The new state of Czechoslovakia consisted of four main territories. In the west were the former Austrian provinces of Bohemia, Moravia, and parts of southern Silesia; to the east were Slovakia and Ruthenia, both formerly part of the Hungarian kingdom but different in social and ethnic composition; and, following the bitter dispute with Poland, Czechoslovakia was awarded the area around Teschen.
The new leaders in Prague moved rapidly towards building a political system. They convened a national assembly whose Czech members reflected the distribution of votes in the 1911 Reichsrat elections and whose Slovak representatives were nominated by the most prominent Slovak leader then in Prague, Vavro Srobár; the Germans in the new state refused an invitation to attend. By the middle of November the national assembly had declared itself a constituent assembly, Masaryk had been elected president with Kramář as prime minister, and a provisional constitution had been published.
The rapidity and smoothness with which the Czechs could move at this early stage owed much to their own political experience and sophistication at home and to their diplomatic skill with the allies abroad. The core of the new state was the association of Czech and Slovak in a single Czechoslovak nation. Despite unequal levels of political development and differing attitudes to the Catholic church the first world war had driven Slovak political activists towards closer cooperation with the Czechs, especially after the collapse of tsarism had left both Czechs and Slovaks without any potential patron in central Europe. On 24 May 1918 Hlinka told a secret meeting of the Slovak National Party in Turčanský Svätý Martin that ‘The thousand years of marriage to the Magyars has failed. We must part.’ 1 A few days later the Pittsburgh declaration showed that Slovak émigrés agreed.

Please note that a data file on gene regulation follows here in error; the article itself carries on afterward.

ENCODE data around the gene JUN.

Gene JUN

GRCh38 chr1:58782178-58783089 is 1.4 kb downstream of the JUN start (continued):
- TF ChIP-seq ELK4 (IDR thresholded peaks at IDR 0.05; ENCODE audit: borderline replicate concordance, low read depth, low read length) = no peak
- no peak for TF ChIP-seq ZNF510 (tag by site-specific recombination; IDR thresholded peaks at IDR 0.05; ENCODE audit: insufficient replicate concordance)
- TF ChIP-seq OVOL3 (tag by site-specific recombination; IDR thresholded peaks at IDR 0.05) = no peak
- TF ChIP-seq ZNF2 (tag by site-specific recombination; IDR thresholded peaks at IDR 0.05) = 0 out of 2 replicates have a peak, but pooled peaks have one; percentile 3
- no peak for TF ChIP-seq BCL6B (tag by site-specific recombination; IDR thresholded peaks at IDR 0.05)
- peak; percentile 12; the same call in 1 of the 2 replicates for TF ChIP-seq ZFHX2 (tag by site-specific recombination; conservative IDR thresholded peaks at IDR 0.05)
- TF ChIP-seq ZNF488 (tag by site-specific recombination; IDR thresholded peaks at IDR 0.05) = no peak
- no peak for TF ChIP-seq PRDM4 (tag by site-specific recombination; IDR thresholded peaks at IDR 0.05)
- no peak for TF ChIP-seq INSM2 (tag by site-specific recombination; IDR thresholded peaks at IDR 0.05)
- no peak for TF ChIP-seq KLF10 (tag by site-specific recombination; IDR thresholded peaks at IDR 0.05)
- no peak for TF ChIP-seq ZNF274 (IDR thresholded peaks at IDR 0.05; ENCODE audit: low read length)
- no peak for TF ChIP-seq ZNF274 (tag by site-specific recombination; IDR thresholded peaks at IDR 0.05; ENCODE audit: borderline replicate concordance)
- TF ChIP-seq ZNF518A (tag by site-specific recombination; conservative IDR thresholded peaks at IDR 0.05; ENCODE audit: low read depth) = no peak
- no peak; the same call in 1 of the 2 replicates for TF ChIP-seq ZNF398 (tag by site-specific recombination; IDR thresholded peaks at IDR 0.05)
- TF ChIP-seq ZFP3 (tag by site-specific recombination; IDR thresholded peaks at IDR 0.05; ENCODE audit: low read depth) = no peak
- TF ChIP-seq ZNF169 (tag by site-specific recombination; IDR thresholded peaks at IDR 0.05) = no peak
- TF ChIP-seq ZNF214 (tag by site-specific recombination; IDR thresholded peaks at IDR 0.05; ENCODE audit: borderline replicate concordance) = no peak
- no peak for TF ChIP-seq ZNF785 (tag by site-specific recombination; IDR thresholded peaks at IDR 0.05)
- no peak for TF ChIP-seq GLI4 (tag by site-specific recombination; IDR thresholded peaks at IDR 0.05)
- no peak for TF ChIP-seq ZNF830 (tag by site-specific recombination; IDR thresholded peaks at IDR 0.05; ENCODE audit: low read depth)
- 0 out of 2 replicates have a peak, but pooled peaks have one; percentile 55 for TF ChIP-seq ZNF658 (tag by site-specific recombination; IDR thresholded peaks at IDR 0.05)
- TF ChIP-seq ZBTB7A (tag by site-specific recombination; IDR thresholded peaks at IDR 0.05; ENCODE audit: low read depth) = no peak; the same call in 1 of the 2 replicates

Union with the Czechs posed serious problems for the Slovaks. They had no administrative experience or cadre; their agriculture was primitive and the countryside bedevilled with problems of share-cropping, emigration, and alcoholism; Slovak industry was not as advanced as that of the Czech lands and had